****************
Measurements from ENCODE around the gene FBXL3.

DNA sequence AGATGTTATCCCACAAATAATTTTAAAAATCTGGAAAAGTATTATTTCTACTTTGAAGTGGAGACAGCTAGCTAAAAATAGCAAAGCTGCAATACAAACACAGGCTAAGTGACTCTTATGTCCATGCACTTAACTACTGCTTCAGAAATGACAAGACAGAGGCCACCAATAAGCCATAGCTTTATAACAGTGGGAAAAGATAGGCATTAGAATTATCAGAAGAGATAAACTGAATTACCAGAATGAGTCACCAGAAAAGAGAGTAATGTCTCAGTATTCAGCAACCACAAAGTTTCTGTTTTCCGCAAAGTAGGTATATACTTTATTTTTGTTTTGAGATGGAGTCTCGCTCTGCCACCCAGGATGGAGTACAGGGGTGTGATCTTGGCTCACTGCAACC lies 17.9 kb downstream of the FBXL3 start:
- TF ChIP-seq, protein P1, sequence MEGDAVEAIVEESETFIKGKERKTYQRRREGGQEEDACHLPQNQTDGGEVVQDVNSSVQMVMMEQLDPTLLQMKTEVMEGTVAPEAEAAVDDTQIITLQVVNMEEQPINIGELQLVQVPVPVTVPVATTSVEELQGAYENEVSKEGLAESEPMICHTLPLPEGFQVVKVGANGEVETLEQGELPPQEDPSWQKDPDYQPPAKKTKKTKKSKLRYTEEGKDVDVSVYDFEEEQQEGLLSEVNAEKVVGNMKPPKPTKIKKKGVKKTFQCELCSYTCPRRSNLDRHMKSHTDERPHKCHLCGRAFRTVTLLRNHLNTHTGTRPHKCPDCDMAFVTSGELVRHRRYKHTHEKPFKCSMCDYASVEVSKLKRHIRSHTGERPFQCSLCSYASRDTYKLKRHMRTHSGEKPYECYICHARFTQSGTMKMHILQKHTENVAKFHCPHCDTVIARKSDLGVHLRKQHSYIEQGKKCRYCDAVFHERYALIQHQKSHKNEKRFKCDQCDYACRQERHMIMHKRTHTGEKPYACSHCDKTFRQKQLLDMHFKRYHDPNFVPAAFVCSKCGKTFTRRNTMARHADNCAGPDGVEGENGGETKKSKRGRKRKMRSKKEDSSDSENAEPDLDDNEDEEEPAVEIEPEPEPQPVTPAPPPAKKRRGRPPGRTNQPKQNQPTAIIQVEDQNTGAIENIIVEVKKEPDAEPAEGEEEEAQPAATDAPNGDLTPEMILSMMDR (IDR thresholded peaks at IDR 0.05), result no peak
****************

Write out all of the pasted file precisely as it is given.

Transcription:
Measurements from ENCODE around the gene FBXL3.

DNA sequence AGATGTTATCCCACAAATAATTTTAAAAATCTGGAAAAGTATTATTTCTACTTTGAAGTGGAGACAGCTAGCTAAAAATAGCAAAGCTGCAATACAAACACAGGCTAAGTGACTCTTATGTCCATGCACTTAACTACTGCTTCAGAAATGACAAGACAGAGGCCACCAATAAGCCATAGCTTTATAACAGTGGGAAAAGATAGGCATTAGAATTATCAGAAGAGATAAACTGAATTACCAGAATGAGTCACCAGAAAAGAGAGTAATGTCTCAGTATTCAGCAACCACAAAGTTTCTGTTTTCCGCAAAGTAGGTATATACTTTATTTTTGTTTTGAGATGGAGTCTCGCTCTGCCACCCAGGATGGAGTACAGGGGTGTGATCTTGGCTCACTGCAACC lies 17.9 kb downstream of the FBXL3 start:
- TF ChIP-seq, protein P1, sequence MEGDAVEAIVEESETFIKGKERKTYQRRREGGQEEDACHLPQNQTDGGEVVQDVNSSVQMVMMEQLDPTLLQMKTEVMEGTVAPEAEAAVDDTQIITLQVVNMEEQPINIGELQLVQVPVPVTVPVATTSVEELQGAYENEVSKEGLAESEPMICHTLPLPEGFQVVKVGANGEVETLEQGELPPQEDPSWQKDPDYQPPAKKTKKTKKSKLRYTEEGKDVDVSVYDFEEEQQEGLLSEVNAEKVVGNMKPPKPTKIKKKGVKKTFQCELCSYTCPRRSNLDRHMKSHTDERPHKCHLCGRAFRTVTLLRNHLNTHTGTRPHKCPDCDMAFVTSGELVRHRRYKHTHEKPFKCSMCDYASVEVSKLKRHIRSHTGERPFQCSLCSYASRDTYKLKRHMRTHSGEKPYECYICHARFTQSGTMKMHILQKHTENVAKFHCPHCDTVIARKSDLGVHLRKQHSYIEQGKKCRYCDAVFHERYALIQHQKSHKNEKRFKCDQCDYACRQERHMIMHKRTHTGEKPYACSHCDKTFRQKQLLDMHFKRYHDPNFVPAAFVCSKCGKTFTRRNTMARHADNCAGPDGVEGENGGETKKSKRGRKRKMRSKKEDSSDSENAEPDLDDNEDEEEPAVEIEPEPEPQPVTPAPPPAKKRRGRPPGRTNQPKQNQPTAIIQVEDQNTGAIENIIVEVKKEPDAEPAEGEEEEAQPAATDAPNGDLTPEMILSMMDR (IDR thresholded peaks at IDR 0.05), result no peak